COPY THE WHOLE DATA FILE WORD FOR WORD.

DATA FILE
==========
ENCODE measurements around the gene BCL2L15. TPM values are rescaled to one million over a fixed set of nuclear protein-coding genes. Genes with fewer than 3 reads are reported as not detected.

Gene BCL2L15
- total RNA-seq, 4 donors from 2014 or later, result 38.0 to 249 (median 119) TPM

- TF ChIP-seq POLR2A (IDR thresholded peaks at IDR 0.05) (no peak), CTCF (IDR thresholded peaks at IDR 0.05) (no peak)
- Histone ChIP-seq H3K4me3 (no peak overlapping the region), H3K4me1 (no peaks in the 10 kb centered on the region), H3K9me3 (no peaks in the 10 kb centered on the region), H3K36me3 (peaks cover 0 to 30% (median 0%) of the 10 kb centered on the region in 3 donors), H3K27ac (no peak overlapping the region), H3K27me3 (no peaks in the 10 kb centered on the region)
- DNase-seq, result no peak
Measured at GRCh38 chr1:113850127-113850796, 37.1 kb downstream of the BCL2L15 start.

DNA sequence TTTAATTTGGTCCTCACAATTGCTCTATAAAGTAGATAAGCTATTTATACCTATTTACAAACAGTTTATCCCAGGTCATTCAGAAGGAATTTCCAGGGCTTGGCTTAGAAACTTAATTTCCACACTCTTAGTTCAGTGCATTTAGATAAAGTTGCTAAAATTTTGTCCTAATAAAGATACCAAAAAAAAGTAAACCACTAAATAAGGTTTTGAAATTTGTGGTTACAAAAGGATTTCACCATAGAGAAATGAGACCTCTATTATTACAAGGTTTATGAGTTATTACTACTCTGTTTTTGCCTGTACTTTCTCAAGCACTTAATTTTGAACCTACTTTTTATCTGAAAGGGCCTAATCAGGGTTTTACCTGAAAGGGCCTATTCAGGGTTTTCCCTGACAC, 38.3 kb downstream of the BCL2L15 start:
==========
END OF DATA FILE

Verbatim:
ENCODE measurements around the gene BCL2L15. TPM values are rescaled to one million over a fixed set of nuclear protein-coding genes. Genes with fewer than 3 reads are reported as not detected.

Gene BCL2L15
- total RNA-seq, 4 donors from 2014 or later, result 38.0 to 249 (median 119) TPM

- TF ChIP-seq POLR2A (IDR thresholded peaks at IDR 0.05) (no peak), CTCF (IDR thresholded peaks at IDR 0.05) (no peak)
- Histone ChIP-seq H3K4me3 (no peak overlapping the region), H3K4me1 (no peaks in the 10 kb centered on the region), H3K9me3 (no peaks in the 10 kb centered on the region), H3K36me3 (peaks cover 0 to 30% (median 0%) of the 10 kb centered on the region in 3 donors), H3K27ac (no peak overlapping the region), H3K27me3 (no peaks in the 10 kb centered on the region)
- DNase-seq, result no peak
Measured at GRCh38 chr1:113850127-113850796, 37.1 kb downstream of the BCL2L15 start.

DNA sequence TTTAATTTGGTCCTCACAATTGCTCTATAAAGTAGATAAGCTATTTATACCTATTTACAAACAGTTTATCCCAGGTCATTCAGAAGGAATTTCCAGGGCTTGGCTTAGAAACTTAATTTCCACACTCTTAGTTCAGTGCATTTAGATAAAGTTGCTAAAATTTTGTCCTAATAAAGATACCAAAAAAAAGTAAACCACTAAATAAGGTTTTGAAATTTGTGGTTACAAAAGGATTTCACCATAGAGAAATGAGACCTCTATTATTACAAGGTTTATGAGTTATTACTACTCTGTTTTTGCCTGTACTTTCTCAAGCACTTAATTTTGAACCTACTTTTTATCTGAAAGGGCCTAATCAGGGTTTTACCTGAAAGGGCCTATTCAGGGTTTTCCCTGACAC, 38.3 kb downstream of the BCL2L15 start: